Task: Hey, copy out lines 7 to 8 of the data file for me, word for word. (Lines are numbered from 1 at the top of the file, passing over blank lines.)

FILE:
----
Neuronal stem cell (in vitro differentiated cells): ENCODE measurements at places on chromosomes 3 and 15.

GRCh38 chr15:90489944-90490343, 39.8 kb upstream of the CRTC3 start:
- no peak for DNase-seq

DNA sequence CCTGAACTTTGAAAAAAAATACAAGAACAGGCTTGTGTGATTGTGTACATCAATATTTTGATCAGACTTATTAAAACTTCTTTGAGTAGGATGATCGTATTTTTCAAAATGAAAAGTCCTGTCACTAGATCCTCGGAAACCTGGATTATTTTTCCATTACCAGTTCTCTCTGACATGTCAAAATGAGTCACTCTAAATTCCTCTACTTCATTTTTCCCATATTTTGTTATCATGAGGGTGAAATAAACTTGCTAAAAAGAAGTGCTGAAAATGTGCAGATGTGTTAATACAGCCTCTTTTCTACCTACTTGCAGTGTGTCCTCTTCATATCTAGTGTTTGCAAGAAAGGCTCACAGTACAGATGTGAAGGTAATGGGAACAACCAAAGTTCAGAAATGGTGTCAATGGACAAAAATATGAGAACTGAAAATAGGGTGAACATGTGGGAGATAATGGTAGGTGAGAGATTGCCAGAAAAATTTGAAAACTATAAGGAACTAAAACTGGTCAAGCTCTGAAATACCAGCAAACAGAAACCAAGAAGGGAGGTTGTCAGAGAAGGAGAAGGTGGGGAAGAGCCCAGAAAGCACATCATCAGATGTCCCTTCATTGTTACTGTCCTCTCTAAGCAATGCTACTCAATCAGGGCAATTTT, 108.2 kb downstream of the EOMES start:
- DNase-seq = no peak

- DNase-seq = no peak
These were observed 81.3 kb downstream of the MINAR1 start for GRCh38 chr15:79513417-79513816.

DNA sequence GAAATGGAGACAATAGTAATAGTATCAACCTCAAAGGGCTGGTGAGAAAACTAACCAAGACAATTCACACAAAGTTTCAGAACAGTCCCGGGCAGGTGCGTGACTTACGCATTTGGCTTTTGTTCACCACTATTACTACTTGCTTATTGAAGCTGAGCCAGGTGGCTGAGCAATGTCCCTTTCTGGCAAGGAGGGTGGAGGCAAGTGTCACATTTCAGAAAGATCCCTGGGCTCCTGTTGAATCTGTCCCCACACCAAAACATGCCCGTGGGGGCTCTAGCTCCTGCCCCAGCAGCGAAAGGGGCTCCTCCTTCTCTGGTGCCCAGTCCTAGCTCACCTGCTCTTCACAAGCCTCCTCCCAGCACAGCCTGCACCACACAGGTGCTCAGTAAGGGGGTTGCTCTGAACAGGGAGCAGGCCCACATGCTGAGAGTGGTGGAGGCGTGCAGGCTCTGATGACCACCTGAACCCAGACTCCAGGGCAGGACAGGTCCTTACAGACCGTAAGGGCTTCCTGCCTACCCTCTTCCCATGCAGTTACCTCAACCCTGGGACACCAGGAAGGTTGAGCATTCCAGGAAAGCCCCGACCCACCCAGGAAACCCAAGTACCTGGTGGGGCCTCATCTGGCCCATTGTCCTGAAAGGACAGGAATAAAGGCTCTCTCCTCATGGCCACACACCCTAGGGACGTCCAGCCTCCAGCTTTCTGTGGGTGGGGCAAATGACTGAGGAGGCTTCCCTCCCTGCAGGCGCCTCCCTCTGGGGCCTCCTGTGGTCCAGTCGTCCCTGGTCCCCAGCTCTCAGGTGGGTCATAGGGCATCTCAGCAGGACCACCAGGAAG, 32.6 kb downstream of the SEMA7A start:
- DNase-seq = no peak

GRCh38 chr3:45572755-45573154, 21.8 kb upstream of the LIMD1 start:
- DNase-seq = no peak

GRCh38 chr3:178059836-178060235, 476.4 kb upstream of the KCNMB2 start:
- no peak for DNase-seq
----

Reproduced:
These were observed 81.3 kb downstream of the MINAR1 start for GRCh38 chr15:79513417-79513816.

DNA sequence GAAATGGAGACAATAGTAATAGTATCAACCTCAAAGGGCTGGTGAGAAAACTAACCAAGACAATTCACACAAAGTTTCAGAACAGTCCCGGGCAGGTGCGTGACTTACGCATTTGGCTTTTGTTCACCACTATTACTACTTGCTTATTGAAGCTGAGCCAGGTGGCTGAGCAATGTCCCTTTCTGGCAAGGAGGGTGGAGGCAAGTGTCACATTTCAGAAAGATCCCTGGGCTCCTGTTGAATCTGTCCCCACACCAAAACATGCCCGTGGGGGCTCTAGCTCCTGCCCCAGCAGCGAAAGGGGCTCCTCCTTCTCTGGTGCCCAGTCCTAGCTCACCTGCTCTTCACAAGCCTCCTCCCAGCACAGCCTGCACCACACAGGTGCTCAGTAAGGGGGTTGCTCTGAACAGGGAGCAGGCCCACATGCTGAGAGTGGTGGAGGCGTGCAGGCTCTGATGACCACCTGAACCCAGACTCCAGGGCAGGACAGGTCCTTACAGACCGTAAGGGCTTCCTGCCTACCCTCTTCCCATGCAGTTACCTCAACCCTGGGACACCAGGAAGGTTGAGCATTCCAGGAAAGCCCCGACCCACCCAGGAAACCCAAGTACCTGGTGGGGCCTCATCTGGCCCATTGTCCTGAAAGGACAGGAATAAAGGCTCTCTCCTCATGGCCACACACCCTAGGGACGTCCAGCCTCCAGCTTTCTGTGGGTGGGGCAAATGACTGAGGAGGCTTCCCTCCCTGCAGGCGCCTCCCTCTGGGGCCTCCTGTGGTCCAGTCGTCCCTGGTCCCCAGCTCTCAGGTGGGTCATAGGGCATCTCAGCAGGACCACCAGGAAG, 32.6 kb downstream of the SEMA7A start: